- Yehoshua b. Levi said: Women must drink four cups of wine on the night of the Seder (Pesaĥim 108b), read the megilla (Megilla 4a), and light Ĥanuka candles (Shabbat 23a) “for they too participated in that miracle.”
There are two interpretations of this dictum: According to Rashi and Rashbam (Pesaĥim 108b; Shabbat 23a) women’s obligation stems from the fact that they participated significantly in those miracles. Regarding the Exodus the Sages said: “In the merit of the women who lived in that generation the Israelites were redeemed from Egypt” (Sota 11b). Despite the terrible slavery, the women did not lose hope of redemption; they reassured their husbands and gave birth to the next generation. The miracle of Purim, of course, transpired through Esther. The miracle of Ĥanuka began with a woman named Yehudit, who heroically beheaded the enemy governor and led to the abolition of the Greek decree of jus primae noctis (see Peninei Halakha: Zemanim, ch. 11 nn. 12-14). Thus, from a certain standpoint, women’s connection to these mitzvot supersedes that of men.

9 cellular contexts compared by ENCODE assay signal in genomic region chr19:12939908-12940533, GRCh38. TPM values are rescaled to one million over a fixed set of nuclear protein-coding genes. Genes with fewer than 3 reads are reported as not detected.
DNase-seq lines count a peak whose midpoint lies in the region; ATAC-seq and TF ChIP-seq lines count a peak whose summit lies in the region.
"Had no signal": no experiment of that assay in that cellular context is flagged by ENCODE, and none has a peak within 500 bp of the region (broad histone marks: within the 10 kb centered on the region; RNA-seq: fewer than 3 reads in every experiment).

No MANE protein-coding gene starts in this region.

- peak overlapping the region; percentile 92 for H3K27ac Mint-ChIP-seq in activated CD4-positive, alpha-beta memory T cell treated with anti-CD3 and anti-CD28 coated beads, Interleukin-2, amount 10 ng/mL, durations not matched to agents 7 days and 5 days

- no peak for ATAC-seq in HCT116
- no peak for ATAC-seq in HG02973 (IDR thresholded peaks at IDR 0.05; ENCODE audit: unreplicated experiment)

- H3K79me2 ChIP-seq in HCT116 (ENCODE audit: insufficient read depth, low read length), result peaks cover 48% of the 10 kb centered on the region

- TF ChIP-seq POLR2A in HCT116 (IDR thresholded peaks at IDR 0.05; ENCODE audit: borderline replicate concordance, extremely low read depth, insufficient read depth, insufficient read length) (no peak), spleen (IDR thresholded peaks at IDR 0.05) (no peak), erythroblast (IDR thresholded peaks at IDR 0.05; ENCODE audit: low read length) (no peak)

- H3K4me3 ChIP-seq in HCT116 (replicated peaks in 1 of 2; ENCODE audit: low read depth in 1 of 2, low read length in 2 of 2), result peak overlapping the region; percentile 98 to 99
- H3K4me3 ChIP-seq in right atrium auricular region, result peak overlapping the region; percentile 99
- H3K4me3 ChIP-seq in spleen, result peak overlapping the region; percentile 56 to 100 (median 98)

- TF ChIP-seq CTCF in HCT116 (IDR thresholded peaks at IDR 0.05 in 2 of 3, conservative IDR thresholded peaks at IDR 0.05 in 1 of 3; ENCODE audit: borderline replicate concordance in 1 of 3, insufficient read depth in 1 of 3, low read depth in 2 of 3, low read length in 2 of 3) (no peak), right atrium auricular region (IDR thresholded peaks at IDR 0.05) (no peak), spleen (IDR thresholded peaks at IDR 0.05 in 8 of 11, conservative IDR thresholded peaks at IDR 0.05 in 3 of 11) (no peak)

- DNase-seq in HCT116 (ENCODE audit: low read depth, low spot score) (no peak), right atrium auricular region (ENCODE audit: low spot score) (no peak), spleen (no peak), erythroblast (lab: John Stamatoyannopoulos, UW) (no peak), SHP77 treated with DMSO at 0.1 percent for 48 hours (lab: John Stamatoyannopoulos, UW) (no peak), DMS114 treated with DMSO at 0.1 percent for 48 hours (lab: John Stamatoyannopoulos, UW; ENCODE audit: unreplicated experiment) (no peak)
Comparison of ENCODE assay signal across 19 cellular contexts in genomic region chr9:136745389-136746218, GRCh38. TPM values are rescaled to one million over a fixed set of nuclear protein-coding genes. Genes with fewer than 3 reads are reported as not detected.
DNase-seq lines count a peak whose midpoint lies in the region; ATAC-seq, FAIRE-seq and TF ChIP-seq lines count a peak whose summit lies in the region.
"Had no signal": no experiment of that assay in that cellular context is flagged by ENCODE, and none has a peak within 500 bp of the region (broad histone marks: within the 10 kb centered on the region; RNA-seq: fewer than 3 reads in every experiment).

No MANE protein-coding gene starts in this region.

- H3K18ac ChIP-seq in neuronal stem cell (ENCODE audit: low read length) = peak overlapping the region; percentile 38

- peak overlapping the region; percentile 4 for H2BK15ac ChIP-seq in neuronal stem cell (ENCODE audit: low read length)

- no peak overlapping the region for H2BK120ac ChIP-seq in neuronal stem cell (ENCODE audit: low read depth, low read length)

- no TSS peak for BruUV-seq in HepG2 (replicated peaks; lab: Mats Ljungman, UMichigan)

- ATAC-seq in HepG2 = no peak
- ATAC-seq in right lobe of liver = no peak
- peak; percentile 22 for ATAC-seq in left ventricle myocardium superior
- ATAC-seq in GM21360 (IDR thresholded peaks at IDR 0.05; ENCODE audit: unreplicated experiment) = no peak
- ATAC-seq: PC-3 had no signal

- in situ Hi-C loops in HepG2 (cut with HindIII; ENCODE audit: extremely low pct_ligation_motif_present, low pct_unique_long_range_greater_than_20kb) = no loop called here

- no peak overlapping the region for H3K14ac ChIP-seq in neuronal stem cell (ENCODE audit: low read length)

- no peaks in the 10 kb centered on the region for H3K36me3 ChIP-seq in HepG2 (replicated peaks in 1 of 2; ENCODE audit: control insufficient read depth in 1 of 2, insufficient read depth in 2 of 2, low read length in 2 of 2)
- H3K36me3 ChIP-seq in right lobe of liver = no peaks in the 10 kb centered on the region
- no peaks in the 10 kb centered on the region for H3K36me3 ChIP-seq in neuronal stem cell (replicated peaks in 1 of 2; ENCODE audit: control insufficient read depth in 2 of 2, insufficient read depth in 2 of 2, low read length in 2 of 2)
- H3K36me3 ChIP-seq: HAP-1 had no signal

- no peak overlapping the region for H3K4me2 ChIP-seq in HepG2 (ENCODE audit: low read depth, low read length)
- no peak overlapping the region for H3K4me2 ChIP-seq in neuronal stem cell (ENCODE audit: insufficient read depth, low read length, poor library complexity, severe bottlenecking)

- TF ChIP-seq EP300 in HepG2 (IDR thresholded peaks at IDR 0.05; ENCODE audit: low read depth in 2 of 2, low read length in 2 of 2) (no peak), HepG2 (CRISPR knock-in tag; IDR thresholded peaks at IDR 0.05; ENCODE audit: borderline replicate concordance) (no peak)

However, most commentaries understand that the words “they too” (“af hen”) indicate the primary obligation applies to men (who are obligated in time-bound positive mitzvot) and that women are obligated in the mitzva secondarily because “they too participated in that miracle” (Tosafot Pesaĥim 108b and Megilla 4a, Rashba, Ritva, Ran, Me’iri, and others).